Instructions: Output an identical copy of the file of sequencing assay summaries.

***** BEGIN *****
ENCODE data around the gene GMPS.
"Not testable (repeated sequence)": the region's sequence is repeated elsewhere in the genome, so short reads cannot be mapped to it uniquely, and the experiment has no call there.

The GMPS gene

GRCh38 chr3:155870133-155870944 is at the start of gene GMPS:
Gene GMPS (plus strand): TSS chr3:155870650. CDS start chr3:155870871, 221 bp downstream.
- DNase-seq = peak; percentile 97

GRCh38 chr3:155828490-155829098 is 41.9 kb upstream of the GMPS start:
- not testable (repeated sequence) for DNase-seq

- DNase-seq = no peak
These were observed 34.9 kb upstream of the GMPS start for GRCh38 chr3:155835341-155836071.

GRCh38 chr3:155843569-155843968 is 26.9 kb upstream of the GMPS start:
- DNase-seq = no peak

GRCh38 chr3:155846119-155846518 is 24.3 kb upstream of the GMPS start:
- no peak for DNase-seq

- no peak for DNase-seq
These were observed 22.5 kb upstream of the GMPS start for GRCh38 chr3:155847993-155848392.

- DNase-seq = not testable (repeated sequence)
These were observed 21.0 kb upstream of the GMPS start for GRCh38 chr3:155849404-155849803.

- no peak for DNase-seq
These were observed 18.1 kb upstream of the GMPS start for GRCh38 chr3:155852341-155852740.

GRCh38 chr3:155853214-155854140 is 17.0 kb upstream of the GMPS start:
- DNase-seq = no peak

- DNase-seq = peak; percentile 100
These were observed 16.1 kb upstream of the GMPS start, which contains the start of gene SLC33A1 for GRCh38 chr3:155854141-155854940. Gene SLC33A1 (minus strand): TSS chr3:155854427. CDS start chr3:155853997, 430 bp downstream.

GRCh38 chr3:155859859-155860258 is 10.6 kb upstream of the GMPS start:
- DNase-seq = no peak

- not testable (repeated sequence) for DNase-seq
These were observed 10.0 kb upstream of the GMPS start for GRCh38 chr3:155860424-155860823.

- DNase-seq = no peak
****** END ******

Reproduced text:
ENCODE data around the gene GMPS.
"Not testable (repeated sequence)": the region's sequence is repeated elsewhere in the genome, so short reads cannot be mapped to it uniquely, and the experiment has no call there.

The GMPS gene

GRCh38 chr3:155870133-155870944 is at the start of gene GMPS:
Gene GMPS (plus strand): TSS chr3:155870650. CDS start chr3:155870871, 221 bp downstream.
- DNase-seq = peak; percentile 97

GRCh38 chr3:155828490-155829098 is 41.9 kb upstream of the GMPS start:
- not testable (repeated sequence) for DNase-seq

- DNase-seq = no peak
These were observed 34.9 kb upstream of the GMPS start for GRCh38 chr3:155835341-155836071.

GRCh38 chr3:155843569-155843968 is 26.9 kb upstream of the GMPS start:
- DNase-seq = no peak

GRCh38 chr3:155846119-155846518 is 24.3 kb upstream of the GMPS start:
- no peak for DNase-seq

- no peak for DNase-seq
These were observed 22.5 kb upstream of the GMPS start for GRCh38 chr3:155847993-155848392.

- DNase-seq = not testable (repeated sequence)
These were observed 21.0 kb upstream of the GMPS start for GRCh38 chr3:155849404-155849803.

- no peak for DNase-seq
These were observed 18.1 kb upstream of the GMPS start for GRCh38 chr3:155852341-155852740.

GRCh38 chr3:155853214-155854140 is 17.0 kb upstream of the GMPS start:
- DNase-seq = no peak

- DNase-seq = peak; percentile 100
These were observed 16.1 kb upstream of the GMPS start, which contains the start of gene SLC33A1 for GRCh38 chr3:155854141-155854940. Gene SLC33A1 (minus strand): TSS chr3:155854427. CDS start chr3:155853997, 430 bp downstream.

GRCh38 chr3:155859859-155860258 is 10.6 kb upstream of the GMPS start:
- DNase-seq = no peak

- not testable (repeated sequence) for DNase-seq
These were observed 10.0 kb upstream of the GMPS start for GRCh38 chr3:155860424-155860823.

- DNase-seq = no peak